I read all of Behrangi’s books and I read them all in Turkish. At that time, as a child, I believed that there was goodness in the world. Only light, no darkness. I truly believed that until one day I turned over one of his books and found out that my favourite author was actually killed by Shah Pahlavi’s men and thrown into Aras river to make it look like he was drowned in there. It was exactly three years one day before I was born. I remember how my child brain struggled to process this. At that moment, my whole perception of life was shattered. In the photo below, you see Behrangi being carried out of Aras River.

my favourite authors samad behrangi

Then came the military coup in Turkey when I was ten and my Behrangi books were screaming communist or leftist —both were equally bad at the time. I wondered if the police or gendarme came to our flat and searched for banned material and found my books, would they take me into custody and beat the sole of my feet with sticks until they split off, then make me walk on prison floor washed with salty water like they had done to one of my parents’ teacher friend?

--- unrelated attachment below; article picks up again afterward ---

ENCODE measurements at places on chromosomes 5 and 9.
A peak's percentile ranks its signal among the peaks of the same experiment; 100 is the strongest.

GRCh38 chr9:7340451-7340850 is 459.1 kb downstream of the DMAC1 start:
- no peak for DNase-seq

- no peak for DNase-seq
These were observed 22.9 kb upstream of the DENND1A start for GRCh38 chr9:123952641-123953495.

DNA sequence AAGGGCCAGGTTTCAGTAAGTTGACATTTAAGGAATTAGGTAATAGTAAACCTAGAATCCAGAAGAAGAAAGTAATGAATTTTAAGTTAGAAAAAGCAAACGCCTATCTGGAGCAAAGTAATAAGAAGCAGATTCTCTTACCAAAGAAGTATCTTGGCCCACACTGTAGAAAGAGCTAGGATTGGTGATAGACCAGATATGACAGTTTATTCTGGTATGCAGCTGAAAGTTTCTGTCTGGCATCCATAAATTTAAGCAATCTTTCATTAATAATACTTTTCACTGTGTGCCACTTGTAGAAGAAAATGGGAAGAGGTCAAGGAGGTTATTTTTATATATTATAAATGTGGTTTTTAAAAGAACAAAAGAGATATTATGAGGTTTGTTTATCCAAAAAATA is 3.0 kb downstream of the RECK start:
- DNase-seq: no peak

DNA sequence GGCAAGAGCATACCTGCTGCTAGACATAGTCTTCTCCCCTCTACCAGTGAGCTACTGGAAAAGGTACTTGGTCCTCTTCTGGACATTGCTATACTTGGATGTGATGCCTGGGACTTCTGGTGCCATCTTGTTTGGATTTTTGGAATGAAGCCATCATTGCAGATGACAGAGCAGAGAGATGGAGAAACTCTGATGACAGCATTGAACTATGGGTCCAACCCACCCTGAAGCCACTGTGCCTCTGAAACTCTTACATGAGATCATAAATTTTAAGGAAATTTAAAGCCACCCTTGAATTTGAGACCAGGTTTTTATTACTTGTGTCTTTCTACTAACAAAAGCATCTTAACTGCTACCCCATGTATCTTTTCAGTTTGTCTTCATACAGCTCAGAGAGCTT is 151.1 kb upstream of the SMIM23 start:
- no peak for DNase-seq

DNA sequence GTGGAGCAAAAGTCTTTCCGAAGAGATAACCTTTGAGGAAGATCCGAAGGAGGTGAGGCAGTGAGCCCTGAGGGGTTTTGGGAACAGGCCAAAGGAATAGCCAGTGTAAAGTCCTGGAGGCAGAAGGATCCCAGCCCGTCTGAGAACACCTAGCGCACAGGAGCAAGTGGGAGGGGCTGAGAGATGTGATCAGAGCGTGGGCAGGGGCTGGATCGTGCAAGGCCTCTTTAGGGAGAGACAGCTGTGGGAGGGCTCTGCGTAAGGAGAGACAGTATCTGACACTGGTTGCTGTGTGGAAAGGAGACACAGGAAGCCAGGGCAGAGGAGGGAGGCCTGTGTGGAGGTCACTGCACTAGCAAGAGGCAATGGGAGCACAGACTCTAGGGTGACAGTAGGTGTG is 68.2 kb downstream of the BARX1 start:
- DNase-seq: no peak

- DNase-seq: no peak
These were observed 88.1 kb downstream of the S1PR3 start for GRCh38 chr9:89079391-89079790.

As a final note, I would like to leave you with one of Behrangi’s profound quotes.

My Favourite Authors: Samad Behrangi

My Favourite Books Growing Up

My Favourite Books Growing Up

My Favourite Books Growing Up

My father was an avid reader and he wanted me to have a solid reading habit starting from a very young age. He’d had a cunning plan of setting up a library for me even before I was born. Thanks to him, I had this amazing library full of a variety of children’s classics and devoured them before I finished primary school. Later on, everything else I didn’t have was borrowed from the library of Teachers Society in the city by my father. It was a total bliss and because of that library, I was exposed to literature of other cultures from around the world. My favourite one was books from Scandinavian countries with their white winters and all that time I thought Laponya (Lapland in Turkish) was Japonya (Japan in Turkish) misspelled. Wasn’t I in for a shocking discovery some years later?